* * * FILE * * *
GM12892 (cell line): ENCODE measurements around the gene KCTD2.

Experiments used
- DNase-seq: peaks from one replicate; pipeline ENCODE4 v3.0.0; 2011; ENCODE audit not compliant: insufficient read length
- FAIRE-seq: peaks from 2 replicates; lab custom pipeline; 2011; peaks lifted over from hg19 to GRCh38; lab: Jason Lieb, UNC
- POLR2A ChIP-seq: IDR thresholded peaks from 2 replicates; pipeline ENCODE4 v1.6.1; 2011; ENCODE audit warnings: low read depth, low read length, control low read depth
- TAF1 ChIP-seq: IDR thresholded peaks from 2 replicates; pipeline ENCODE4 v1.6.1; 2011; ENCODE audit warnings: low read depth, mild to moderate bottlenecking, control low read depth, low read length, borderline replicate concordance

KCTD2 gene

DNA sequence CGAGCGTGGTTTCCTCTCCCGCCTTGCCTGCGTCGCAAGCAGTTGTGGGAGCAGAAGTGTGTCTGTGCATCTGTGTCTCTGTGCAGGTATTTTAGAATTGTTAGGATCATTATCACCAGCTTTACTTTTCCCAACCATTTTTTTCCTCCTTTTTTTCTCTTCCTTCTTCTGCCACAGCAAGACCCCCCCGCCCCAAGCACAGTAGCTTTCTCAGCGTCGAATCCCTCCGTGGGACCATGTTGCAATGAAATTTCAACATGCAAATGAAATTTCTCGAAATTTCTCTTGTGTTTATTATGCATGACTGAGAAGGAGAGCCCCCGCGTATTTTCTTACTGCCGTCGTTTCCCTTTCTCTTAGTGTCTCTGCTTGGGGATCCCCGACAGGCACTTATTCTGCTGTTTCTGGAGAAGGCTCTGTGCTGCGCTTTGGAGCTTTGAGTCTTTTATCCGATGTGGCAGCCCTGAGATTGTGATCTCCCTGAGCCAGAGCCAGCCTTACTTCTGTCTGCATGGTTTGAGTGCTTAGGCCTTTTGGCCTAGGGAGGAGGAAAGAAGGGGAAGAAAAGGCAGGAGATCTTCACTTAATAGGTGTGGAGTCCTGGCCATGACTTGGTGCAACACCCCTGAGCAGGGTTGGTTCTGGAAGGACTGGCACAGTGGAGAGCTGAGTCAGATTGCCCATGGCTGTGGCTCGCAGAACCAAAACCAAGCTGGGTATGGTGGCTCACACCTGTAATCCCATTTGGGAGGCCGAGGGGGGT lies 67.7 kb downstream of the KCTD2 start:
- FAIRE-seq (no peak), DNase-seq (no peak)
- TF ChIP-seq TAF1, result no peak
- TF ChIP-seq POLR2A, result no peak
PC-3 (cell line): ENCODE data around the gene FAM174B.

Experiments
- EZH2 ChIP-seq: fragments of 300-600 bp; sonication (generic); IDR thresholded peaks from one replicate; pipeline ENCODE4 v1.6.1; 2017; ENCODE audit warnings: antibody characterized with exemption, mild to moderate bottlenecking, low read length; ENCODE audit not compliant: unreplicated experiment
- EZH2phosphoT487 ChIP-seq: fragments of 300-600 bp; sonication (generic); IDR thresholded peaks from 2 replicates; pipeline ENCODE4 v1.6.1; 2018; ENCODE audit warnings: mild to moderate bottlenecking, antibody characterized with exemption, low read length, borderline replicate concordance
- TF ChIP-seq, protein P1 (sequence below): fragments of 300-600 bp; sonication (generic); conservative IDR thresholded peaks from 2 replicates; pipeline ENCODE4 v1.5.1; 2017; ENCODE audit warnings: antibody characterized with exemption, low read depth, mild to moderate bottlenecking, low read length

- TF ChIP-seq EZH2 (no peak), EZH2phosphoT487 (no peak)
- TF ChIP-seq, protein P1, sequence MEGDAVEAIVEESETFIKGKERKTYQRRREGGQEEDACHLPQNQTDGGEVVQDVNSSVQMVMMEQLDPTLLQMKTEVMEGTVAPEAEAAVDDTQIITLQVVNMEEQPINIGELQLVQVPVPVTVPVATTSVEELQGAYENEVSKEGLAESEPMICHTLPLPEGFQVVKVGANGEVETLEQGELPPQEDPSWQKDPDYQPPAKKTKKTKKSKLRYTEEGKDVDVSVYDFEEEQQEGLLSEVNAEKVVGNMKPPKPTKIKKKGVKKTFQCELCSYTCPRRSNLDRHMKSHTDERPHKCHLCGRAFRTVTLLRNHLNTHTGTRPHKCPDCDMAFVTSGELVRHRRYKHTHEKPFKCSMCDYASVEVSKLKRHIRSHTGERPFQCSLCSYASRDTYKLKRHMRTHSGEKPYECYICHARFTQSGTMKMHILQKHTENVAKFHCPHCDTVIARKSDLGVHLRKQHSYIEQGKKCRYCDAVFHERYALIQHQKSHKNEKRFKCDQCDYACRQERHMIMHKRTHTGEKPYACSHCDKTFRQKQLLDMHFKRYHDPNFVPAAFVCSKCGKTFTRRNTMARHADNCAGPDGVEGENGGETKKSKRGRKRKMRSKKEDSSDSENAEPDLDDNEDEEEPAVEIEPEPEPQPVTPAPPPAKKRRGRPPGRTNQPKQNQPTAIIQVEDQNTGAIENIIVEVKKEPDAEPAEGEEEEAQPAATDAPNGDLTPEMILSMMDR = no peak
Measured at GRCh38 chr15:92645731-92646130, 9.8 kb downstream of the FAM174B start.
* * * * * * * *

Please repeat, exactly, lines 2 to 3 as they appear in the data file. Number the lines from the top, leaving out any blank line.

Experiments used
- DNase-seq: peaks from one replicate; pipeline ENCODE4 v3.0.0; 2011; ENCODE audit not compliant: insufficient read length